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In the History of England there are two events recorded, of which we shall give a particular account, because they belong to that class of events, to which the terms chance, and accident are commonly ascribed. We allude to the Plague, and the Great Fire of London, both which happened in the seventeenth century. The former took place in 1665; the latter in the autumn of 1666.

It appears from authentic documents, that the Plague was imported from Holland, the prohibition of parliament to introduce merchandise from that then infected country having been in some instances disregarded. The evil was small at the commencement, but rapid in its diffusion. At the close of 1664, two or three persons

died suddenly in Westminster, and upon examination, it proved to have been occasioned by this fearful malady. Many of their neighbours, seized with alarm, instantly removed into the city; but instead of escaping from the calamity, carried it with them, and multiplied its horrors by spreading it on every hand. Though somewhat checked for a season by measures taken to prevent intercommunication as far as possible, and by the severities of a hard winter, it re-appeared in the middle of February, 1665, when it was a second time checked; but in the ensuing April, it broke out with renewed power and

malignity. A very large proportion of the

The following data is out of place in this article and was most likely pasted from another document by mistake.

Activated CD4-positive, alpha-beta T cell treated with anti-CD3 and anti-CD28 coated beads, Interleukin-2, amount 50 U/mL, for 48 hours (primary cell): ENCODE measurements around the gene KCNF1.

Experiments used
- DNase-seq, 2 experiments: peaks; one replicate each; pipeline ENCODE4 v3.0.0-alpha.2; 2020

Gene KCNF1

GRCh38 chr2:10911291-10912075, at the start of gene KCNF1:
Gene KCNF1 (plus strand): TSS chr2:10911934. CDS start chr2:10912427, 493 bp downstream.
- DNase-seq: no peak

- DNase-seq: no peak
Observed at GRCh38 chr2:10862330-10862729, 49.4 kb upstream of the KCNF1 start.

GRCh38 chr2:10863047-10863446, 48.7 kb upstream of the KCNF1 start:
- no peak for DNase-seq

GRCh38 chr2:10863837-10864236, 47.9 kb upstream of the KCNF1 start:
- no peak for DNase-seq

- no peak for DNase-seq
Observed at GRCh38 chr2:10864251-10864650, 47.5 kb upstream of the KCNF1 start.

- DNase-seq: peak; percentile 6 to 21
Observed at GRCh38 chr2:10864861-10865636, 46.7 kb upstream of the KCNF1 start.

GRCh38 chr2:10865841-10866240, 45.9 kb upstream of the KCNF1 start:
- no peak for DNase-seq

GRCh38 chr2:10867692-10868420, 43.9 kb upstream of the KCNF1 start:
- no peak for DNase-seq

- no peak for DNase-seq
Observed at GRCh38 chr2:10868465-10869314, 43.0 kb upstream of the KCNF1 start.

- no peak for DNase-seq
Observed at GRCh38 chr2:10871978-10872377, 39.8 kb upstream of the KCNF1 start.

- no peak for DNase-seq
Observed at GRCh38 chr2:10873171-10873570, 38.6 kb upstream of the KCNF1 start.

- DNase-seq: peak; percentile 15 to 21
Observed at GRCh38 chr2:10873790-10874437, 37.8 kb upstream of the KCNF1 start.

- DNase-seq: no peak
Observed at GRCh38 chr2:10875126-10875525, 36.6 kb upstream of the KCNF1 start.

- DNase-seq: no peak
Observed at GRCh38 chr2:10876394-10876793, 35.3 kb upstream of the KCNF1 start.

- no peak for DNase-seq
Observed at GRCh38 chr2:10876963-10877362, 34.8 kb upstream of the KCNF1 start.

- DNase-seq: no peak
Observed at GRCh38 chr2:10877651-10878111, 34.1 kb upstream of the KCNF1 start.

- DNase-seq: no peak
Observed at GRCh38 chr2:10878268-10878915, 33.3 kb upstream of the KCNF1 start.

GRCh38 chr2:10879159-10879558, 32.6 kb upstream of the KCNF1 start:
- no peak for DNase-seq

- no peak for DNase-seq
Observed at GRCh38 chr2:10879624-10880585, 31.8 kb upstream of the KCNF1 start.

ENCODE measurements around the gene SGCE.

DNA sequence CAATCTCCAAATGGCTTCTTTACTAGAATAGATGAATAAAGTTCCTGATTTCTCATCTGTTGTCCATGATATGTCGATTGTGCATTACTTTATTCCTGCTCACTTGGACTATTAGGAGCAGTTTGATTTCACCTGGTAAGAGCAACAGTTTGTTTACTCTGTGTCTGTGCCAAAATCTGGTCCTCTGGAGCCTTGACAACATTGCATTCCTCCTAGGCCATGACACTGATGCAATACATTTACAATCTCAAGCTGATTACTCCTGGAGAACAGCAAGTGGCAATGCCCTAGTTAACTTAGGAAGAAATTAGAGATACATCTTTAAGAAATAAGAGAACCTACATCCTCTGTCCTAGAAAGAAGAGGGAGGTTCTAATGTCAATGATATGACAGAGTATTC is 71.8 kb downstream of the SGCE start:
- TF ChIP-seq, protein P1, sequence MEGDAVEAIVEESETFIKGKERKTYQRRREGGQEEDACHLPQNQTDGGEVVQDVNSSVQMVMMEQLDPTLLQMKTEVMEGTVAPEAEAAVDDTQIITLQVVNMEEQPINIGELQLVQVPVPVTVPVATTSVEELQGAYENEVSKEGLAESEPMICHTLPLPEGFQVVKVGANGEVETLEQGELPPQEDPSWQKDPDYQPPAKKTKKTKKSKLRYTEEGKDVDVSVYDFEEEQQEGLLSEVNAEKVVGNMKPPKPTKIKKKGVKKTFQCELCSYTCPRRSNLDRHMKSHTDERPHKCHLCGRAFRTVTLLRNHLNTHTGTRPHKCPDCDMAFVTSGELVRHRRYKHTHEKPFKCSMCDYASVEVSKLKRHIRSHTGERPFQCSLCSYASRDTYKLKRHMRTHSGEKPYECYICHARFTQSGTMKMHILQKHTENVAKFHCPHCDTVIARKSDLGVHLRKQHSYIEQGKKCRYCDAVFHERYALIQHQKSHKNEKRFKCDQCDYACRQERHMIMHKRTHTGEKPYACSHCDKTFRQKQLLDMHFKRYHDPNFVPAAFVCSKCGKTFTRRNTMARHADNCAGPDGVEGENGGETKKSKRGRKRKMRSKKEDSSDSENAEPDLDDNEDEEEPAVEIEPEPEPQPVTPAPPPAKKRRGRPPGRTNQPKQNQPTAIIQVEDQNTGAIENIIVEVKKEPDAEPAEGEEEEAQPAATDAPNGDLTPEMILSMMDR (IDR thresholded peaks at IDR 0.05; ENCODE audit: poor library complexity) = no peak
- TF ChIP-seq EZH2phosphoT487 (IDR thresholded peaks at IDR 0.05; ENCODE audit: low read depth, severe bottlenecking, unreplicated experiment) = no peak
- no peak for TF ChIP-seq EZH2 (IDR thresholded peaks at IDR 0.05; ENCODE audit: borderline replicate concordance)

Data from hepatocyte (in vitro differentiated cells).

houses in the city were shut up, having this
deprecating inscription, in conspicuous letters,
on the walls, “The Lord have mercy upon us !"
But the plague-monster heeded not these pre-
cautions, or these ominous tablets; on the con-
trary, he continued to slay his thousands, and
achieved his direful conquests by the pent-up
air generating the contagion, or imparting to it
an unwonted intensity of destructive strength.
While many perished, others, forcing their way
out in utter despair, spread abroad the virus, and
scattered mischief, misery, and death wherever
they flew. At the height of the disorder, the
carts moved about, creaking andrumbling through
every part of the metropolis, with each its
melancholy tinkling death-bell, while the grave-
diggers uttered, in sepulchral tone,-“Bring
your
dead !” Where the feet of

many generations had joyously pressed the ground, for business, for mirth, or the thousand purposes of life, the grass grew in the untrodden streets ; the clergy forsook their pulpits, and desolation and ghastly horror sat enshrouded amidst the mournings of living agony, and the awful silence of the piled-up monumental dead. All men became naturally anxious to escape from this region of woe; merchants and owners of ships sought a refuge on board their respective vessels

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in the river, at Greenwich, Woolwich, and other places, while others rushed to distant parts of the country, to find a secure asylum. At this very moment, incredible as it may seem, the king of England, having with his minions removed to Oxford from dread of the plague, not only continued his dissolute course of life, but devised, with the aid of his court, clergy, and parliament, another scheme of vengeance against the very men who had been expelled from their benefices, and were now acting as the ministering angels of heaven's beneficence to the perishing subjects of the realm, by enacting the Five Mile Act, the object of which was to make it penal for any Nonconformist minister to teach in a school, or come within five miles (except as a traveller) of any city, borough, or corporate town, or any place whatever in which he had preached or taught since the passing of the Act of Uniformity, unless he had previously taken the oath of non-residence. In reference to this melancholy state of affairs, Baxter exclaims, “So little did the sense of God's terrible judgments, or of the necessities of